In 2004, I took a position with a non-profit called Preservation Texas. I had never really been aware of preservation as an industry, but I felt an immediate passion for the cause and recognized that the preservation of the built environment has always been important to me. I believe we must be good stewards of our past so that we can better plan for the future.
Have you ever thought about how it feels to turn down the street you grew up on? My parents still live in the house where I spent my formative years. I’m comfortable sleeping in my old bedroom and rummaging through the refrigerator in search of a late night snack. I still feel sad when I leave to return to my full and rich life in Austin. That’s because I have a connection not only with my family, but also with my surroundings. I relish the familiarity of the house, the neighborhood, and the city. That, to me, is a sense of place; a feeling of comfort; of belonging.
My sister and her husband bought my grandparents’ house in 2000. She wondered cautiously what my reaction might be. Happiness, Elation, Relief! I couldn’t bear the thought of strangers enjoying celebrations where my family once shared laughter, birthdays, and Christmas morning. So much of the inside of the house is changed to accommodate a large family and the pace of today’s life. But the bones are the same and the past echoes through them when we gather around the Christmas tree in front of the same picture window where my Grandparents’ tree always stood. I really treasure the link these new memories give me to the past.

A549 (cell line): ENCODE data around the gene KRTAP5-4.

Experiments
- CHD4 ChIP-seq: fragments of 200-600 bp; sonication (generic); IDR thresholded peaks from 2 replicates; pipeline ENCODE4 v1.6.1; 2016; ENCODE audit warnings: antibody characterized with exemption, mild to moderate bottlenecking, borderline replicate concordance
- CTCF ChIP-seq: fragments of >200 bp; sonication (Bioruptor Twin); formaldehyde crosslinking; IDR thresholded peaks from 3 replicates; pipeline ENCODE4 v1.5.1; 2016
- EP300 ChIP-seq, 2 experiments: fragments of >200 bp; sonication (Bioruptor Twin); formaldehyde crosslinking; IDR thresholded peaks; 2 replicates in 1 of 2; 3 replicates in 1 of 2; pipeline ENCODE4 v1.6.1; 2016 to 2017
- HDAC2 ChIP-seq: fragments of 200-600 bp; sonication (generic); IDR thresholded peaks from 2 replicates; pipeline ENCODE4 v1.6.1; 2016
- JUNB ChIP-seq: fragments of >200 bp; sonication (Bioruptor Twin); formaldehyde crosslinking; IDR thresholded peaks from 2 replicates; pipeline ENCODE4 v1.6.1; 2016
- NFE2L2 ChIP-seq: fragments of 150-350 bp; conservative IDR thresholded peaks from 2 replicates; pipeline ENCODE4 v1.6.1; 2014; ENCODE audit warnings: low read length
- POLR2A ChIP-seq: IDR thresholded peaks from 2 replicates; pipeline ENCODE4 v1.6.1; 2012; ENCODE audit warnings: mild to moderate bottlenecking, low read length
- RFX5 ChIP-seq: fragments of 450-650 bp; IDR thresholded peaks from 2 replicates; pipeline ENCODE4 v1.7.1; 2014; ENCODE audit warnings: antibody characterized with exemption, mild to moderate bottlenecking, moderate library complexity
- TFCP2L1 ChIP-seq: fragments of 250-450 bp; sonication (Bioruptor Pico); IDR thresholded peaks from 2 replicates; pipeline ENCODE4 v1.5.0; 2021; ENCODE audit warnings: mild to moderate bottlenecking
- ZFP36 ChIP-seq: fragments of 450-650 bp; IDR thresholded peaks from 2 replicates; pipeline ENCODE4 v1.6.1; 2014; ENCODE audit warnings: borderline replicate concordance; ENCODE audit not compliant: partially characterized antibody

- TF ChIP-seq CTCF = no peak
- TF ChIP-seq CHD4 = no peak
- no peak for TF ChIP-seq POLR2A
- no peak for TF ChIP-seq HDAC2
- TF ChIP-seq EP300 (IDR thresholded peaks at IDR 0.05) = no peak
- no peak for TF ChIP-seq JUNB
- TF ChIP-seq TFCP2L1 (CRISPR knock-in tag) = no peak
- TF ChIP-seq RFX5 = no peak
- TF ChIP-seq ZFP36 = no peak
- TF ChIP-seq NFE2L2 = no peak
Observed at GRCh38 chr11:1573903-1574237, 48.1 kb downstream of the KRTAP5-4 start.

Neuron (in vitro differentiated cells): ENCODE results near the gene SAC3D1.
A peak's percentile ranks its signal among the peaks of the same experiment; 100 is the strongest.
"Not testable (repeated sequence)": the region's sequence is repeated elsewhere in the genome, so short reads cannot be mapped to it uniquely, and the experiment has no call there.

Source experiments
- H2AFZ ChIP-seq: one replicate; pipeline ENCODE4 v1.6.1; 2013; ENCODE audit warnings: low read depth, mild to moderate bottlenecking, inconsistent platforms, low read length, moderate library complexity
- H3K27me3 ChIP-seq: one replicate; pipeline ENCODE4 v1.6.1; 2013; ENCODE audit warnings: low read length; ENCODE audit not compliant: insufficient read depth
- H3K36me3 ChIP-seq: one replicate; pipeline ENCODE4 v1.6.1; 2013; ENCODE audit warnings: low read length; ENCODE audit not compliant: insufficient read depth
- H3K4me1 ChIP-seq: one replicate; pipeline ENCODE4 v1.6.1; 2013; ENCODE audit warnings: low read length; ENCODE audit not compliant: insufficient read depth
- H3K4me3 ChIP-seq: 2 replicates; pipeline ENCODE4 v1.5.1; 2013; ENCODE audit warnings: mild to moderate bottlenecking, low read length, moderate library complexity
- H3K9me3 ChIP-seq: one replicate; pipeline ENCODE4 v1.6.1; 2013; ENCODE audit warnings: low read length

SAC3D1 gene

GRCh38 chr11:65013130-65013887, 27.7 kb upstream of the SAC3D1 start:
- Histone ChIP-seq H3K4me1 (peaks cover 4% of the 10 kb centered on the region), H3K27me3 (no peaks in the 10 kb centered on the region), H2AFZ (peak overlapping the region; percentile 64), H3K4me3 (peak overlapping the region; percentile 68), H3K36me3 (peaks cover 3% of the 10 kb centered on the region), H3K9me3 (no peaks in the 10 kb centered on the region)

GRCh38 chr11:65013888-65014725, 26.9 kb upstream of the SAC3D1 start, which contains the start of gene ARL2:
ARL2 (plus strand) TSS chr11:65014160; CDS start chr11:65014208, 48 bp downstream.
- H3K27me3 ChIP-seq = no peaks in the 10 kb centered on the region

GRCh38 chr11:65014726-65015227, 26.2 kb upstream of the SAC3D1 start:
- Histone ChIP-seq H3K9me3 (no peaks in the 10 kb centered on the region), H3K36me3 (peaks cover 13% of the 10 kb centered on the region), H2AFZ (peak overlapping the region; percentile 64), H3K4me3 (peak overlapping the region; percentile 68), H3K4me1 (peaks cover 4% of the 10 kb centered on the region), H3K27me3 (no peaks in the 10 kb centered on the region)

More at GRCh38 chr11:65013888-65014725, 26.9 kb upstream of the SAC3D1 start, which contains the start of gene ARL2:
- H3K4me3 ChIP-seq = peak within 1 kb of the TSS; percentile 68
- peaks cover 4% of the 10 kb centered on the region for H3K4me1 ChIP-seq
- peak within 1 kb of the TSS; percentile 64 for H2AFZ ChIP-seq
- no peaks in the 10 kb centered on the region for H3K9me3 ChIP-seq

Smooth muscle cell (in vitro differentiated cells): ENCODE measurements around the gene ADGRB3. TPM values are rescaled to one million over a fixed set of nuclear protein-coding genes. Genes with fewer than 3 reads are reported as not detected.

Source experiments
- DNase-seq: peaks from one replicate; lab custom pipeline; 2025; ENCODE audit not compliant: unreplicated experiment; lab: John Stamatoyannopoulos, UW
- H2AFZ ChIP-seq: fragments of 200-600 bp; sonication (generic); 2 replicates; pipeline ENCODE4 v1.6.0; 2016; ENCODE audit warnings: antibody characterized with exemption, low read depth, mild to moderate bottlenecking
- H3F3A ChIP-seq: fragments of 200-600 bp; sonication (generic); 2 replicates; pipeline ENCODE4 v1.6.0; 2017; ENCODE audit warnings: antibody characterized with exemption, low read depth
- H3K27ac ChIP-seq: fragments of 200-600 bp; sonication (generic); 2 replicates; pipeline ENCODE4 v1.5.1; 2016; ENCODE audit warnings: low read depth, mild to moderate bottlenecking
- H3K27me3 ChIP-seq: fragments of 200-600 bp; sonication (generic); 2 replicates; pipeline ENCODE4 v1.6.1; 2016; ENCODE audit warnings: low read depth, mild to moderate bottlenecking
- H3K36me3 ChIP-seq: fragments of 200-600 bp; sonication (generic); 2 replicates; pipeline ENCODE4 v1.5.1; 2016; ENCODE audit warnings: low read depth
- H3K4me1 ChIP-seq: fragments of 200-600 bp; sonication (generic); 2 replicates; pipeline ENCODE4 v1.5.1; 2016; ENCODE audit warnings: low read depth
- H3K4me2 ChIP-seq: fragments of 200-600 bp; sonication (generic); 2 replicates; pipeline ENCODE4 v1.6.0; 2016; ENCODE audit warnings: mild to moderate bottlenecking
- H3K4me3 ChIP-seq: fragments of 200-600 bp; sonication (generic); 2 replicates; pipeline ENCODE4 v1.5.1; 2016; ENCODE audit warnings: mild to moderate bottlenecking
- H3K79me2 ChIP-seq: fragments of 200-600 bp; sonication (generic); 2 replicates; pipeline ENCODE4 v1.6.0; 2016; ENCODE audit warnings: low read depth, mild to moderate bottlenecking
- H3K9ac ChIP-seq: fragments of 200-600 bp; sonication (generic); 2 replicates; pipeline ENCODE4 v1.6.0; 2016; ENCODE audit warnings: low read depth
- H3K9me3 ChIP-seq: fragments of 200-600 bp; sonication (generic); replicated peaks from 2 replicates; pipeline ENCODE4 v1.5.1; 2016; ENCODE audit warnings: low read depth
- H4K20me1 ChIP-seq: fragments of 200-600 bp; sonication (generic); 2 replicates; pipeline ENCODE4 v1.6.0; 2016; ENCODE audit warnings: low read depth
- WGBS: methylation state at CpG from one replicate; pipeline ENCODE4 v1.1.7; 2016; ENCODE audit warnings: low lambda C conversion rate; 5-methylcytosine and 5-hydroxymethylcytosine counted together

I believe we all have a place that we relate to and that gives us each a sense of place. I fear we are in danger of losing special places if we don’t work to protect our communities. New houses of inappropriate mass and scale threaten our older neighborhoods. I believe it is wrong to demolish older houses that have long contributed to the look and livability of a community and are part of what make older neighborhoods desirable in the first place. Tearing down homes and replacing them with huge structures that overpower lot size, destroy mature trees and landscaping and raise property taxes, often drives longtime residents out of these areas and threatens the diversity of neighborhoods. I believe, with care and creativity, older homes can serve today’s families as well they did the families who built them fifty or one hundred years ago.
I believe that progress is important and that we have to accept development and growth in our neighborhoods, cities and towns. I know I can’t save every home in every neighborhood. But I believe that planning for and managing development in our communities will preserve a sense of place for generations to enjoy well into the future.
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